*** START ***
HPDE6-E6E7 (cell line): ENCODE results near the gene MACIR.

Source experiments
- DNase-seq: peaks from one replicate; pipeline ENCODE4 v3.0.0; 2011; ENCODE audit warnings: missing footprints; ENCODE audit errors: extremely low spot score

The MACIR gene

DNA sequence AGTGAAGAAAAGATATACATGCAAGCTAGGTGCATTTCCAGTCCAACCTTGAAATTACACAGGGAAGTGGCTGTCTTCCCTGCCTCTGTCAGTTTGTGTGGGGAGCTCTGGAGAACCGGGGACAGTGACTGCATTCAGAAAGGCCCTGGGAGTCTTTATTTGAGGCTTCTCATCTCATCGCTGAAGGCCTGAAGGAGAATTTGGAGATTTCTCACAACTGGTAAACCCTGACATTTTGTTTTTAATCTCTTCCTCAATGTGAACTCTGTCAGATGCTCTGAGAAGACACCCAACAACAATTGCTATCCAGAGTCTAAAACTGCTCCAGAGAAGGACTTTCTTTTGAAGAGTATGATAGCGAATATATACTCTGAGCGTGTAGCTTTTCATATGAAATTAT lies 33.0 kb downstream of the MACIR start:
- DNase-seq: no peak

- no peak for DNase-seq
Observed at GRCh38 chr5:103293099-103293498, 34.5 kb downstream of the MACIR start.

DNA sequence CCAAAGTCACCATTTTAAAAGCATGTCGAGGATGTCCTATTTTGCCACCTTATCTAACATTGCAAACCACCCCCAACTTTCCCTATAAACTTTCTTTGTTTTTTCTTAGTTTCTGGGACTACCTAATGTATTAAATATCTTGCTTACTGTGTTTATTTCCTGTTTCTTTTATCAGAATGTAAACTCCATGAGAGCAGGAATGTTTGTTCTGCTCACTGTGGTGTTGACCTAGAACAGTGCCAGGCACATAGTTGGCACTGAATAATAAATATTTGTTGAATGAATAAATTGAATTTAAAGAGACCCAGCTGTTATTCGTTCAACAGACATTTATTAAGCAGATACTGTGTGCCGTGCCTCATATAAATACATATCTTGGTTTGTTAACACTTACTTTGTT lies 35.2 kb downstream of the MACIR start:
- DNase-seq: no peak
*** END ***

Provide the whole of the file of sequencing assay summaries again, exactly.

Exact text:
HPDE6-E6E7 (cell line): ENCODE results near the gene MACIR.

Source experiments
- DNase-seq: peaks from one replicate; pipeline ENCODE4 v3.0.0; 2011; ENCODE audit warnings: missing footprints; ENCODE audit errors: extremely low spot score

The MACIR gene

DNA sequence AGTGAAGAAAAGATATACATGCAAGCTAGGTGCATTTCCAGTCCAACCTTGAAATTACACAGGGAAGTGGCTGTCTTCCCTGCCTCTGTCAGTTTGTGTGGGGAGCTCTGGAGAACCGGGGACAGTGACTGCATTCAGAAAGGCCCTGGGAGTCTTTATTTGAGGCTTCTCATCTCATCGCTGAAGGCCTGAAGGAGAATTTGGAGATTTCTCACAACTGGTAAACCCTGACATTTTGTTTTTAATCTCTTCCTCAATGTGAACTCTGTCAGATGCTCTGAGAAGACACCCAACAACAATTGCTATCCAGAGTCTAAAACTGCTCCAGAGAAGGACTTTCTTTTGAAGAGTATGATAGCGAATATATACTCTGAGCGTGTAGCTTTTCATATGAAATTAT lies 33.0 kb downstream of the MACIR start:
- DNase-seq: no peak

- no peak for DNase-seq
Observed at GRCh38 chr5:103293099-103293498, 34.5 kb downstream of the MACIR start.

DNA sequence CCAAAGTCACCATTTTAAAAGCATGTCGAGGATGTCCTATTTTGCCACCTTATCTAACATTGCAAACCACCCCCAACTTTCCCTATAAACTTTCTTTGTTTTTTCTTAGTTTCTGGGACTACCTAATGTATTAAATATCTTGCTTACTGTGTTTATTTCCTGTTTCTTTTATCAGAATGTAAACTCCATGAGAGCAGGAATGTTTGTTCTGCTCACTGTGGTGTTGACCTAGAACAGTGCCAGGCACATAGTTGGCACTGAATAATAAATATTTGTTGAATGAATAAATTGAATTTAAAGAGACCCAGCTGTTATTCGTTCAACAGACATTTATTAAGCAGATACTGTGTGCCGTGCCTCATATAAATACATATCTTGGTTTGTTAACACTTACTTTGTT lies 35.2 kb downstream of the MACIR start:
- DNase-seq: no peak